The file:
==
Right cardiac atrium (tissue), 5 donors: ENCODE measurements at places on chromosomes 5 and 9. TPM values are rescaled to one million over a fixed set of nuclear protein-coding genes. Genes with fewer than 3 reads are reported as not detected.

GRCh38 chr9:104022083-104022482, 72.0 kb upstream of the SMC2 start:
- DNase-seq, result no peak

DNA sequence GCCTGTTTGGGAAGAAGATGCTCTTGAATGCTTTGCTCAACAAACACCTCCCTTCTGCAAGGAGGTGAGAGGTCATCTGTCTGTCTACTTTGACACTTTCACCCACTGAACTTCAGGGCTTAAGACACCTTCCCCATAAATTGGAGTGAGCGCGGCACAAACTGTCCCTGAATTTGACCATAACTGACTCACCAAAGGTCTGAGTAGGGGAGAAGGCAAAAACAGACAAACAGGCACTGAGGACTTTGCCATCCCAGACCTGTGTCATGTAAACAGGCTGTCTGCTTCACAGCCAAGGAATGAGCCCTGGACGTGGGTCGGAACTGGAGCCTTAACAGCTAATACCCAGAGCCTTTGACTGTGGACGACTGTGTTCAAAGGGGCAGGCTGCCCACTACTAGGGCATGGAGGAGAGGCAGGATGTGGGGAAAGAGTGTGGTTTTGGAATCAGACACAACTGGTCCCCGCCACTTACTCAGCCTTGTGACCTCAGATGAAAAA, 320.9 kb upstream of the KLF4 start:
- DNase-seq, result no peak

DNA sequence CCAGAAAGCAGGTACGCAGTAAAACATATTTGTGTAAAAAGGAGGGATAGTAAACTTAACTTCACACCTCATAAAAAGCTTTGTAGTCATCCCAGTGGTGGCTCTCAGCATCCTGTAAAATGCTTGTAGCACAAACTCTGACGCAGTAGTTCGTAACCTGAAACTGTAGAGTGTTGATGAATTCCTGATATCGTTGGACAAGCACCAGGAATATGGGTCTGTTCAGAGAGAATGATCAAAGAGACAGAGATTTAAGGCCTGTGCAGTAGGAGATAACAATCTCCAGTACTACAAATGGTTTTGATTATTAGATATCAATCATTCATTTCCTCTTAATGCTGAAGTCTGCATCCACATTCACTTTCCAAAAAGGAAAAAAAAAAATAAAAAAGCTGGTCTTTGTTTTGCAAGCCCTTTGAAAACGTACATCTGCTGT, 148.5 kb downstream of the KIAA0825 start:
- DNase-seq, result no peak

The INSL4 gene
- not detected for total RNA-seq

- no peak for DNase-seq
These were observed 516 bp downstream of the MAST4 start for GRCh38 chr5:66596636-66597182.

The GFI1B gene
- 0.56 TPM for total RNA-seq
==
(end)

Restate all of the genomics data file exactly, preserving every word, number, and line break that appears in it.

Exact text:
Right cardiac atrium (tissue), 5 donors: ENCODE measurements at places on chromosomes 5 and 9. TPM values are rescaled to one million over a fixed set of nuclear protein-coding genes. Genes with fewer than 3 reads are reported as not detected.

GRCh38 chr9:104022083-104022482, 72.0 kb upstream of the SMC2 start:
- DNase-seq, result no peak

DNA sequence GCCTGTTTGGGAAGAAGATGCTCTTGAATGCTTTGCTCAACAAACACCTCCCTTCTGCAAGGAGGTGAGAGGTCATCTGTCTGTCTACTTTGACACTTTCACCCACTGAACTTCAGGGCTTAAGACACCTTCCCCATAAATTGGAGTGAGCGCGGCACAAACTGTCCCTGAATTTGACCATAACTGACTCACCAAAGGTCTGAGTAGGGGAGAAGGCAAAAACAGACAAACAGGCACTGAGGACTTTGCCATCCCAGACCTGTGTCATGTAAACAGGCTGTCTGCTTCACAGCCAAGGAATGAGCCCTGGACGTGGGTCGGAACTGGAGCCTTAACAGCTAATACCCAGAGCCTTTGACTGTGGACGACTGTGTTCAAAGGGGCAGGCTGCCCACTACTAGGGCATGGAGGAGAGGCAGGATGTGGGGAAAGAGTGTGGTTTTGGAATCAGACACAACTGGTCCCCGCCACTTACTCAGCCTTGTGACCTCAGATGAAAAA, 320.9 kb upstream of the KLF4 start:
- DNase-seq, result no peak

DNA sequence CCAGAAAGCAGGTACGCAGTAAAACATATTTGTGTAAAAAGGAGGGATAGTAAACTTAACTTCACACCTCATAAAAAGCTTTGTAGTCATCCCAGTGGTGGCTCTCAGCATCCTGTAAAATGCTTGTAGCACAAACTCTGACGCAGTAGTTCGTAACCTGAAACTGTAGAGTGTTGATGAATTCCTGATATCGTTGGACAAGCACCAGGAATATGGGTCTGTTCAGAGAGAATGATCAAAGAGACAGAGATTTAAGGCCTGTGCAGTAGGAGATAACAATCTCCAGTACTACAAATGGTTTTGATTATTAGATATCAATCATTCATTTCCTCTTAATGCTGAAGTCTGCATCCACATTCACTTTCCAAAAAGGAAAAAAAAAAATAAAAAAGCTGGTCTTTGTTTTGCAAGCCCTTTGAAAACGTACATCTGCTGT, 148.5 kb downstream of the KIAA0825 start:
- DNase-seq, result no peak

The INSL4 gene
- not detected for total RNA-seq

- no peak for DNase-seq
These were observed 516 bp downstream of the MAST4 start for GRCh38 chr5:66596636-66597182.

The GFI1B gene
- 0.56 TPM for total RNA-seq